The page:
Consider a regular language $L$ with alphabet $\Sigma = \{0,1\}$. Can we say that the set of strings in $L$ (representing non-negative integers in binary encoding) when represented in some other encoding (say unary, or, decimal) also form a regular language ?

Formally, is it the case that the language $L' = \{w | w \in 1^*, \exists w' \in L \text{ such that the unary encoding of } w' \text{ is } w \}$ also regular?

What happens when the base is shifted to a lower number? For example can we also say anything about the following language: $L'' = \{w | w \in \{0,1,2\}^*, \exists w' \in L \text{ such that the ternary encoding of } w' \text{ is } w \}$


3 Answers 3


The answer is no. I'll give an example of a language $L$ which is regular in binary but not in unary:

Consider $L=\{10^k|k\in \mathbb{N}\}$. The corresponding language in unary is $L'=\{1^{2^k}|k\in \mathbb{N}\}$.

It's easy to see that $L$ is regular while $L'$ is not even context free.

L'' also isn't regular either, by the link @Sylvain posted in his comment.


When the base k representation is regular, the set is called k-automatic

The wikipedia article on these reads:

For given "k" and "r", a set is "k"-automatic if and only if it is "k^r"-automatic. Otherwise, for "h"and "k" multiplicatively independent, then a set is both "h"-automatic and "k"-automatic if and only if it is 1-automatic, that is, ultimately periodic.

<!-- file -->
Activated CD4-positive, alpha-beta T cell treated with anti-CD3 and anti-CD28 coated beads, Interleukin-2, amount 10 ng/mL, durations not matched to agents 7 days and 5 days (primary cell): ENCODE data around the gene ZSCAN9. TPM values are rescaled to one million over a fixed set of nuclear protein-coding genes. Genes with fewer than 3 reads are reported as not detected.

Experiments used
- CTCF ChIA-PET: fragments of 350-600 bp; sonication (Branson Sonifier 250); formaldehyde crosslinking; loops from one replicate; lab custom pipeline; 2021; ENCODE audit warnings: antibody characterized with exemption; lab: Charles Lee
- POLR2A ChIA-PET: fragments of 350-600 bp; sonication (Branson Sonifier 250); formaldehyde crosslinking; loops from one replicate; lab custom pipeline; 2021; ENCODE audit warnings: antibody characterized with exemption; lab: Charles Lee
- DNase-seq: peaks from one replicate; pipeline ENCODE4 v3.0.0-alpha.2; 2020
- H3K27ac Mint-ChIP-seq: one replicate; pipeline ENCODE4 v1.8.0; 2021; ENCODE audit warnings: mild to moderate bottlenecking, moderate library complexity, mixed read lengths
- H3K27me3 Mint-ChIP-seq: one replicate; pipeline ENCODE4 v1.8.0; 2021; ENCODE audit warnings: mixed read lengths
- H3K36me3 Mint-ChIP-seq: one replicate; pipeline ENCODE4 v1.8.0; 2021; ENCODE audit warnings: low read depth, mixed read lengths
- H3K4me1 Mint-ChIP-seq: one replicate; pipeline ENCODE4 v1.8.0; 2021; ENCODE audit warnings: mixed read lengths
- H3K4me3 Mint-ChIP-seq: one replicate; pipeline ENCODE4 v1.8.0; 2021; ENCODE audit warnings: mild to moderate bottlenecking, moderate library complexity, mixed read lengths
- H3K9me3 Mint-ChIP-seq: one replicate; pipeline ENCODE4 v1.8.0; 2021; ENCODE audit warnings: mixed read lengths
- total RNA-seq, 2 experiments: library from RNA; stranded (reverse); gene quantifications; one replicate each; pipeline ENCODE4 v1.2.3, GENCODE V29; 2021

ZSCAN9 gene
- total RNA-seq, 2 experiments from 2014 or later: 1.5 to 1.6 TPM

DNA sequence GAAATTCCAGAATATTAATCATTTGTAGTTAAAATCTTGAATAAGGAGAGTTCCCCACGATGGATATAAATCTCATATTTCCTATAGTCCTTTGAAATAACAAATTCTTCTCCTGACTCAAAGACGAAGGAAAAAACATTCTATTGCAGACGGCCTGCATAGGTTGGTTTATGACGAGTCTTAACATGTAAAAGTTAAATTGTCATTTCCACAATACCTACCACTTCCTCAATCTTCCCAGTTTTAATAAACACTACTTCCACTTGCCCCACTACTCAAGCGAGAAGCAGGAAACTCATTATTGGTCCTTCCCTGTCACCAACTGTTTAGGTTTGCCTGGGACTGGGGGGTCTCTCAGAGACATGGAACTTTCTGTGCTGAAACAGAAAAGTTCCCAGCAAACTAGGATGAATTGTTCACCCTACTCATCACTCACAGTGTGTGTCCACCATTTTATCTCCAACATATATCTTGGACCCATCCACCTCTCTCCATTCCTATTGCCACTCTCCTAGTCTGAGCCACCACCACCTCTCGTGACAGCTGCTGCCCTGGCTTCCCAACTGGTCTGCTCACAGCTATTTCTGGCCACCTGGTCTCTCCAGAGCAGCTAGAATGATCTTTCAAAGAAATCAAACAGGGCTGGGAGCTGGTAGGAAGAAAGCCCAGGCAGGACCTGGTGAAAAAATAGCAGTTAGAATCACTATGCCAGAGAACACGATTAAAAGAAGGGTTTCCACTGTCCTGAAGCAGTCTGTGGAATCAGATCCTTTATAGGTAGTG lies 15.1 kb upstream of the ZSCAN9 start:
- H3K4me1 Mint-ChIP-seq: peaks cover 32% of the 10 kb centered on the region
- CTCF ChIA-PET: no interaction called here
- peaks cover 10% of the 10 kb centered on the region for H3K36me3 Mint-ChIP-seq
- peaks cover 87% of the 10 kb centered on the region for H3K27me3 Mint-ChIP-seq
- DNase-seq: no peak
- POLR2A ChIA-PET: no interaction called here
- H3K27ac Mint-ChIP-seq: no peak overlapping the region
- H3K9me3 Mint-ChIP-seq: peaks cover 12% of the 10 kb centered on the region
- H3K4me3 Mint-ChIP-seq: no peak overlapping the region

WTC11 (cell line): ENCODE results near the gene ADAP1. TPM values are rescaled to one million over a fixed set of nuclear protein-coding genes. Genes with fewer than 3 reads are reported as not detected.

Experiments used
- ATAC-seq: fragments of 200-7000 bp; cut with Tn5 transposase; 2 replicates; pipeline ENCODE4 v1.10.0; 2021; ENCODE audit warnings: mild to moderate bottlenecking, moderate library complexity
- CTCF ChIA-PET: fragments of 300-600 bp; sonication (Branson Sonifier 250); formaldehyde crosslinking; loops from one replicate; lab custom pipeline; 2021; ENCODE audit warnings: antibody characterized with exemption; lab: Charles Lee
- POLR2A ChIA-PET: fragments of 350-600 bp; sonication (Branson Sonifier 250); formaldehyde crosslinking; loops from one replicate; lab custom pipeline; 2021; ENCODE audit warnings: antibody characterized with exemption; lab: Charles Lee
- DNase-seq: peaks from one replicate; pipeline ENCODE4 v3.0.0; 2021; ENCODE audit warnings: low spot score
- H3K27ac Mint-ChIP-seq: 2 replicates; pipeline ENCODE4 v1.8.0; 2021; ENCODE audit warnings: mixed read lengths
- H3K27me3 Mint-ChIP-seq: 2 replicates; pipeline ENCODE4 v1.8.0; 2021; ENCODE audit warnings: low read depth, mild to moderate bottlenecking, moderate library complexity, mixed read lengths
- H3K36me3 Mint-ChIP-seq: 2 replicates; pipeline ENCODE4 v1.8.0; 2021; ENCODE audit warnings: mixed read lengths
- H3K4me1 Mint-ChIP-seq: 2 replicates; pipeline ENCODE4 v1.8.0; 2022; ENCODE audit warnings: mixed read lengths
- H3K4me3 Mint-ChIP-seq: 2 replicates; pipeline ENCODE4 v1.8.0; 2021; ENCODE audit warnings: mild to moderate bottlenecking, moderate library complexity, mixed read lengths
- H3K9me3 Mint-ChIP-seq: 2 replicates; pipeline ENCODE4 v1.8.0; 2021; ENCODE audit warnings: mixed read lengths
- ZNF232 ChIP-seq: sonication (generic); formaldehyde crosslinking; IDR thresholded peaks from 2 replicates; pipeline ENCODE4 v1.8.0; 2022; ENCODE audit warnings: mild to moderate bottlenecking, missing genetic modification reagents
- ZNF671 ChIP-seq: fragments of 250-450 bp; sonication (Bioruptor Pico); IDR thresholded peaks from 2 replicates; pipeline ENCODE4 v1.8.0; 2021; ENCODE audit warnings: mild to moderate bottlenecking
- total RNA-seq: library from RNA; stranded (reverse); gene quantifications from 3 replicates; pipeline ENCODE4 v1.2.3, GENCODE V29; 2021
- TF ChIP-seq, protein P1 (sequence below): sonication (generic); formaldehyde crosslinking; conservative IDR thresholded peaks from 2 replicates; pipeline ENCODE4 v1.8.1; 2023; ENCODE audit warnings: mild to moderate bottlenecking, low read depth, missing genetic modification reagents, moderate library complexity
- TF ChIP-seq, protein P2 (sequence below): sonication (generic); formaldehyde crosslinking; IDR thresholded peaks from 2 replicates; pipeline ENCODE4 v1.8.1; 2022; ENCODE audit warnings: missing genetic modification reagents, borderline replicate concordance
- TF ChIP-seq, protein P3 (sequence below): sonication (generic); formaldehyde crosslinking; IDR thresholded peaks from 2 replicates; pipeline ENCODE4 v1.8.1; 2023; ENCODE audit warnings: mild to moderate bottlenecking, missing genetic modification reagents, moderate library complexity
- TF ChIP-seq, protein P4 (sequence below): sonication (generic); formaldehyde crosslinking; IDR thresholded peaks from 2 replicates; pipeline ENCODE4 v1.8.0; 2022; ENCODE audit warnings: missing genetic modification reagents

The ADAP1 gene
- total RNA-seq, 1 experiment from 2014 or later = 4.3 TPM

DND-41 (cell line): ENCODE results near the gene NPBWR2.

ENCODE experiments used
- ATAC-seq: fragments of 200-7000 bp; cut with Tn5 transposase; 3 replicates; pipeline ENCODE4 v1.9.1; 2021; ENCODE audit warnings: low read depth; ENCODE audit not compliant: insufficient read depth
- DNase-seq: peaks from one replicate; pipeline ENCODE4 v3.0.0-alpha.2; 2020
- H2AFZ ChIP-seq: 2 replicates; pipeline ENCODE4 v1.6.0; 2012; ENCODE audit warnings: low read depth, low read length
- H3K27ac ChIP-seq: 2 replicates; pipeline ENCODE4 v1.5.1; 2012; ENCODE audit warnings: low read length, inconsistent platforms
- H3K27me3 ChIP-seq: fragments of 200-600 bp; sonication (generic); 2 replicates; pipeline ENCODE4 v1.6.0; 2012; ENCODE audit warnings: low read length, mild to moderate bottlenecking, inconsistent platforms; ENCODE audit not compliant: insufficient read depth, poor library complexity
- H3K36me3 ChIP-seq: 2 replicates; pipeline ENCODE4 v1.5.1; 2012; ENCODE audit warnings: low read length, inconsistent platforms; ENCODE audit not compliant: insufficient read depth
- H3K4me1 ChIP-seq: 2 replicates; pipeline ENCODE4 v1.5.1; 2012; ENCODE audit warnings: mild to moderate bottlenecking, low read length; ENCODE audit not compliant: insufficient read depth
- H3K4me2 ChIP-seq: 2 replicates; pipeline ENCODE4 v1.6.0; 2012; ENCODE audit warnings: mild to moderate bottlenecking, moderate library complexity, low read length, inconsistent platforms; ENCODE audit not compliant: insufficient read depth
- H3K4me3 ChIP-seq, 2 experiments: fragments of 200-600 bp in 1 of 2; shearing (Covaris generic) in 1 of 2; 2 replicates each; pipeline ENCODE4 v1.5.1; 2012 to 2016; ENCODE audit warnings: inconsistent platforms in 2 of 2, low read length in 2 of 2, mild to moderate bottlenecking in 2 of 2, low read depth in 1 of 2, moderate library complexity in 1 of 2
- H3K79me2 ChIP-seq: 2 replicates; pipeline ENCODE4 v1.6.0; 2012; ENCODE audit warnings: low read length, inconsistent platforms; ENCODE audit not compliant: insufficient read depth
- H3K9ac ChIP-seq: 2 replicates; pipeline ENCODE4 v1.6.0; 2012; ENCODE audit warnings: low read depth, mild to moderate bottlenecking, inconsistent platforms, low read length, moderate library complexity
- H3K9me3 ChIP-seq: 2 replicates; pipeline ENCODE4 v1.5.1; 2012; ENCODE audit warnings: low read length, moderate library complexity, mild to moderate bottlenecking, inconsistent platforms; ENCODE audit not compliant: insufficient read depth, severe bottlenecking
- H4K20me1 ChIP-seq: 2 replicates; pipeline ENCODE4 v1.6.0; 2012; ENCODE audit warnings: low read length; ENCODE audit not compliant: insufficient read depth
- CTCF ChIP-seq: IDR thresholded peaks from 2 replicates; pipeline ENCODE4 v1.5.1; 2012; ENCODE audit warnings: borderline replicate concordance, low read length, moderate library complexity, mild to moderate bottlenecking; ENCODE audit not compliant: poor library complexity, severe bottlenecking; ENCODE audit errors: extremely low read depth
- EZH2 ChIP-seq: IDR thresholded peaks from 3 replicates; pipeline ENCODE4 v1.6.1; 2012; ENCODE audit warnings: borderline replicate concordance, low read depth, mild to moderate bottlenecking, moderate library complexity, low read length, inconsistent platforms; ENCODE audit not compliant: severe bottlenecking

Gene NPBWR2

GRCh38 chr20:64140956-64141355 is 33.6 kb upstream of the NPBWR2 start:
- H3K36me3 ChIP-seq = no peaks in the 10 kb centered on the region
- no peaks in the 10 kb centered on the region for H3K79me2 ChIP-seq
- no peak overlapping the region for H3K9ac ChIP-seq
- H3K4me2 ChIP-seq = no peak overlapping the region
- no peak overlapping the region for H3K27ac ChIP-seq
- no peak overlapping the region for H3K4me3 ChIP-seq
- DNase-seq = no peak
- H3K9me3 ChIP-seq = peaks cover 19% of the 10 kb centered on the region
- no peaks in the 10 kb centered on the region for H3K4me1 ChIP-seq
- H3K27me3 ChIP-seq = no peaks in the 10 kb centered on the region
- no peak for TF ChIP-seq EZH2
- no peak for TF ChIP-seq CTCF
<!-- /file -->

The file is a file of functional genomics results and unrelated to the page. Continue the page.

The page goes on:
It mentions other properties as well.


If my memory is right, the answer is yes as a consequence of the following two points:

(1) conversion between two number bases can be expressed by a FS transducer -- not sure about that one, please check;

(2) regular languages are closed under application of a FST -- this follows from the more general fact that FSTs are closed under compositions.

A possible reference for FSTs is the Sakarovitch textbook "Elements of automata theory". Hope this helps...

  • $\begingroup$ For conversion between bases that are relatively prime, presumably you are thinking of an extension of Sakarovitch IV.1.6 (quotient of binary input by 3)? $\endgroup$ Commented Mar 21, 2014 at 22:31
  • $\begingroup$ I think that point (1) works when converting from a base $\beta$ to a base $\chi$ dividing $\beta$ (but different from 1). Indeed, if you have a number of the form $N = \beta q+r$ with $\beta = \chi \pi$, then the conversion follows by observing that $N = \chi q' + r'$ with $r' = r ~mod~ \chi$ and $q' = \pi q + r ~div~ \chi$. Informally, the conversion can be performed digit-by-digit, thus with bounded memory. $\endgroup$
    – NisaiVloot
    Commented Mar 22, 2014 at 0:25

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